Throughout the week customers at the store would notice me hobbling around and I would tell them not to mind my slowness because I had just run a trail marathon. Every time I offer information about my running to a customer I secretly hope that they will exclaim, "I'm a long-distance trail runner as well! Let's be running buddies and bff's and we'll conquer the mountains together. Girl power! Do you like dogs? And beer? And do you promise to never talk about politics?" But alas, that never happens. All I got was, "You ran a marathon? Did you do the Rock N' Roll Marathon?" And then I realized what it must feel like for ultra-runners who tell people they are going to Europe for a race and that race isn't UTMB. That's what you get for loving obscure sports.
Then, last Sunday, my husband and I went for a long run at Golden Gate Canyon State Park (we both want to do a 50k race there in June). We got back, showered, rushed off to church, rushed off to a friend's place to watch the Packer game and came home late. Cory brought up the very valid argument that now that we are done with our racing seasons we should actually rest. He said that we shouldn't just keep going off for all-day running adventures every weekend. Though I now see the wisdom in his point, I reacted defensively. But then I had to take a moment to examine why I am so possessive over my "right to run."
Obviously people all run for different reasons, but I think long-distance trail runners tend to run for similar reasons. If you are reading this and you are a runner (long, short, trail, road, treadmill) and you understand your own running motivations, I would love to see your comments. I don't think there is a right or a wrong reason to run and I don't want it to come across that my motivations are better than others'.
Whatever my motivation is to run, I know that it has pushed me to abandon road-racing and that I now hate running on pavement at all. I know that if I were to ever do a 5k or 10k again it would have to be pretty cheap (why pay $35 for a 5k when a trail marathon costs around $80?). I know that I would be reluctant to do a race with a big field where you have to wait for all-eternity to use a port-a-potty and where you are stampeded as you try to grab a cup of water from a race volunteer. I know that I have no interest in doing a color run, zombie run, warrior dash, etc. though I think that those races are great because they attract people who are motivated by other things. Cory loves orienteering races where you use a map to navigate a wilderness area and find the greatest number of checkpoints within a time limit. I have no desire to do those events.
So now that I know these things, what is there to deduce about my running motivations? Sometimes it's easier to realize what doesn't motivate you. I am not a social runner (though I am a social person) and large races with an overwhelming sense of camaraderie just make me anxious (read: I will never run Boston). I'm not motivated by a need to pursue a PR otherwise I would be more attracted to flatter road races. I do not need distractions like paint, costumes, or mud pits to take my mind off of the pain because I like the pain. I am not motivated by a need to "master" something because after I complete a distance I usually want to take on something more challenging.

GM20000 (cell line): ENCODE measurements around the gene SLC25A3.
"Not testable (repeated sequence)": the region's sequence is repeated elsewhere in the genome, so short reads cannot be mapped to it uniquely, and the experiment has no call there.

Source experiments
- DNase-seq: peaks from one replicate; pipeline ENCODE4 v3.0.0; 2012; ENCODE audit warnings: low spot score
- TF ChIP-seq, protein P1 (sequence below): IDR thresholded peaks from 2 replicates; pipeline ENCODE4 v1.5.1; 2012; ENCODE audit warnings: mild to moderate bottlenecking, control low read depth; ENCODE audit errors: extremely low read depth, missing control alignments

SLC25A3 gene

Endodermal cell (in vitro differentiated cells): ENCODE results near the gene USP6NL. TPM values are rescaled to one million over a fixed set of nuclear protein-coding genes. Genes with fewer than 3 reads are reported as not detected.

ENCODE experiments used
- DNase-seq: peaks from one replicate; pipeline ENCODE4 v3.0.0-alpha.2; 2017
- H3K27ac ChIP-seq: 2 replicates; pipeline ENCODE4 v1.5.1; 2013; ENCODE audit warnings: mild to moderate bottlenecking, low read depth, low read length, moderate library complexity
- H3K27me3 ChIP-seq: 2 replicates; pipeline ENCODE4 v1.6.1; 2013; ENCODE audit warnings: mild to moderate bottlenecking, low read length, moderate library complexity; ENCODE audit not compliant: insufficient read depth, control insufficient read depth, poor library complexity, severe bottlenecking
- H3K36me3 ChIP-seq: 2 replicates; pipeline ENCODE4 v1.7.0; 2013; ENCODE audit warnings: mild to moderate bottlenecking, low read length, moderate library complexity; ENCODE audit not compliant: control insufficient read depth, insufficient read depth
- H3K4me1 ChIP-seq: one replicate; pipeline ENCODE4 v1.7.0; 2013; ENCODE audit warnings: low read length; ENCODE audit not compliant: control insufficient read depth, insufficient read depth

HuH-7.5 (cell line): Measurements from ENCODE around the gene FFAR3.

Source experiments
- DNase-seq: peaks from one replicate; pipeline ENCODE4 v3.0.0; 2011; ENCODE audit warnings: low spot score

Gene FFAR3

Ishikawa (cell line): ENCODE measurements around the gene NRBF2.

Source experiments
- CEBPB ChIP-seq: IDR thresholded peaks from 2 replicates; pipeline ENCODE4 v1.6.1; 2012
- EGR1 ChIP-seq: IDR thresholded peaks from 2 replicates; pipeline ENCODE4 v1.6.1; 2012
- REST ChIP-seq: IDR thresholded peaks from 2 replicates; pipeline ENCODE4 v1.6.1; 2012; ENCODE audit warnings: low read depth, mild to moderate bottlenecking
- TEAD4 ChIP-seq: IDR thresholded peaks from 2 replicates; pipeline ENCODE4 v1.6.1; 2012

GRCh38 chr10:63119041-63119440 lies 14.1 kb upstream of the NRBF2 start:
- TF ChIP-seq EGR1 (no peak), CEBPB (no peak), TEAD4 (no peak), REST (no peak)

Alright so I guess it's time to figure out what I am motivated by. I have a few ideas that don't totally mesh together, but here we go. The greatest thing that motivates me is a need to feel connected to creation. Your not going to get preached at here, but I think that I was designed by a creator and when I'm out in creation I feel content. Confession: When I'm running back to my house I have to head east and sometimes I run backwards so that I can look at the mountains. Something stirs in my heart when I am surrounded by natural beauty and I feel overwhelmed by a peace that transcends understanding.
But it's not all butterflies and cute,fuzzy marmots. I'm also motivated by a desire to feel pain. I don't really know how to explore this. There are a lot of psychologists that have theories on these types of things but I don't want to over-analyze what happened in my childhood or what's going on in my brain. One thing I do know is that mastering your pain gives you an overwhelming sense of control. And when there's not a lot you can control in your life, it's nice to know that physical pain doesn't have a hold on you. The idea of constant, unending pain sounds like hell, but in a race situation your pain has parameters. You know roughly what kind of pain it will be, when it will end, and how to manage it.
And the motivation that I struggle with the most is the need to better myself. I hate to admit, but my running is a selfish activity. I don't help make the world a better place through my running. I'm never going to be a running icon and I'm never going to inspire people with my physical feats. I'm pretty average. But when it comes down to it, we all want to be special. When I'm out running miles of trail I'm doing something that most people cannot do. The average person could complete a 5k. Therefore, 5ks do not interest me. To take this thought a little further, when I completed my first half-marathon I was doing something that I could not previously do. Maybe it wasn't super-human, but it was super-self. Someday when I finish my first 100 miler I will have accomplished something that I cannot currently do now.
So that's all I got. If you are still reading, I guess I'm wondering what motivated you to make it to the end. I would love to know more about others so please comment. Dad, I know you have something to say. My marathon report got 79 views not including my own so I guess I'm wondering if Blogger is lying to me.
Me leaving my other love (my road bike) to go for a run in Cherry Creek SP
The view from the top of the Coyote trail in Golden Gate Canyon SP